Retro Friday is a weekly meme hosted by Angie over at Angieville and focuses on reviewing books from the past. This can be an old favorite, an under-the-radar book you think deserves more attention, something woefully out of print, etc.
I have been meaning to read more urban fantasy because I want to find a series to follow aside from Kate Daniels. I’ve read the first three Mercy Thompson books and the first two October Daye novels but felt no need to continue with both series. I know so many friends love those two series and it makes me a bit sad that I wasn’t able to connect with them like I wanted. I might change my mind later on and give those two a try again but for now, I’m interested in discovering new-to-me series. The World of Lupi books by Eileen Wilks come highly recommended by Estara, she says it’s a must read for urban fantasy fans. It’s funny because I started the first book and immediate thought that it feels like a mix of both Mercy Thompson (werewolf hierarchy, culture and history) and October Daye (both MCs are investigating murders and they have special skills that come in handy for the situation).
Here’s the summary from Goodreads:
Lily Yu is a San Diego police detective investigating a series of grisly murders that appear to be the work of a werewolf. To hunt down the killer, she must infiltrate the clans. Only one man can help her – a were named Rule Turner, a prince of the lupi, whose charismatic presence disturbs Lily. Rule has his own reasons for helping the investigation – reasons he doesn’t want to share with Lily. Logic and honor demand she keep her distance, but the attraction between them is immediate and devastating-and beyond human reason. Now, in a race to fend off evil, Lily finds herself in uncharted territory, tested as never before, and at her back a man who she’s not sure she can trust.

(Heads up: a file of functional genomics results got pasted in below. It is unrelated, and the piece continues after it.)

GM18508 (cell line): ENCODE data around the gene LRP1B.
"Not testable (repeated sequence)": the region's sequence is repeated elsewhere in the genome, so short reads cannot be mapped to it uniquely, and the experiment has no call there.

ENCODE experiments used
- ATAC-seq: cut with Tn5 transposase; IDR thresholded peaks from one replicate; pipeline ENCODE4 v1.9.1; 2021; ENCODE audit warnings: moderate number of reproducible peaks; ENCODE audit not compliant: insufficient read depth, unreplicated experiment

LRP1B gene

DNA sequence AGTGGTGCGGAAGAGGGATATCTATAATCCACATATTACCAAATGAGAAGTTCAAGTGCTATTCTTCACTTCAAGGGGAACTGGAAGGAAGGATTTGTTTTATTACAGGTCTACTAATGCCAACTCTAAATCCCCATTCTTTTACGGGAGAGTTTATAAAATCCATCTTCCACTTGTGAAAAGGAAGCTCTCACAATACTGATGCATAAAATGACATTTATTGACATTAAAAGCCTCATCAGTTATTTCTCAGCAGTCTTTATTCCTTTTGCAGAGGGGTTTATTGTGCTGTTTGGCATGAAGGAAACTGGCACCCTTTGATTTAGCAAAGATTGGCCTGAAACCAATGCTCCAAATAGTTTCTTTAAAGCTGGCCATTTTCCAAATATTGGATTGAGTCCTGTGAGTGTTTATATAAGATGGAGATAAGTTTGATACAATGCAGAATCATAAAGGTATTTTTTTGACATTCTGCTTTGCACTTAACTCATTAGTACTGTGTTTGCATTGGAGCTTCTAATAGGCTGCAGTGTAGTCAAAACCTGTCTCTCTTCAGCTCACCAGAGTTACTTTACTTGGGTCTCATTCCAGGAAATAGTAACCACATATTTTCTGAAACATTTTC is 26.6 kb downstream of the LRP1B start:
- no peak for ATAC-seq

Lily Yu is a third generation immigrant in the US and I think it’s awesome that this series has an Asian female protagonist. There are no lengthy introductions about the world at the start of the novel, readers are just thrown into it and we learn more details as we go along. I did find the pace a bit slow but first books tend to be like that, to serve as an introduction to the series. I felt like there was more speculation, more thinking on Lily’s part rather than action. It’s a minor quibble because I was still engaged and kept reading to find out more. I found myself curious about this world and how magic is structured in it. The lupi seem like they have a rich culture and history, that isn’t well-known to outsiders. I look forward to learning more about them. Of course, I was also interested in the attraction between Lily and Rule. I wanted to find out how both of them will react to this unexpected connection between them.
Both Lily and Rule are complicated people and we get to know them a little in this first installment. However, I feel like we’ve barely scratched the surface and there’s a lot of room for more character development and worldbuilding. I like how the story isn’t just focused on the two MCs, we also get to know their friends and family. Families are very important to both of them. I’m a fan of Lily’s traditionally Chinese grandma, would love to know more about her. While Tempting Danger can stand well on its own, I am curious enough about the characters and the world to continue with the rest of the series. There’s obviously more in store for Lily and Rule. I just find it a bit surprising that there are already nine books that have been released with more in the pipeline. I’m not sure if one couple’s story arc that takes that long will be able to hold my attention. I haven’t read the summaries for the latter books because I don’t want to see spoilers. I know there can be a lot that can happen by also focusing on secondary characters, all those friends and family that are significant in Lily and Rule’s lives. I guess we’ll just have to see how it goes. I’m keeping my fingers crossed that this series will work for me! I’ve already started the second book. I recommend Tempting Danger to urban fantasy fans, specifically the Mercy Thompson and October Daye series. I find it a bit surprising that Eileen Wilks isn’t more well-known.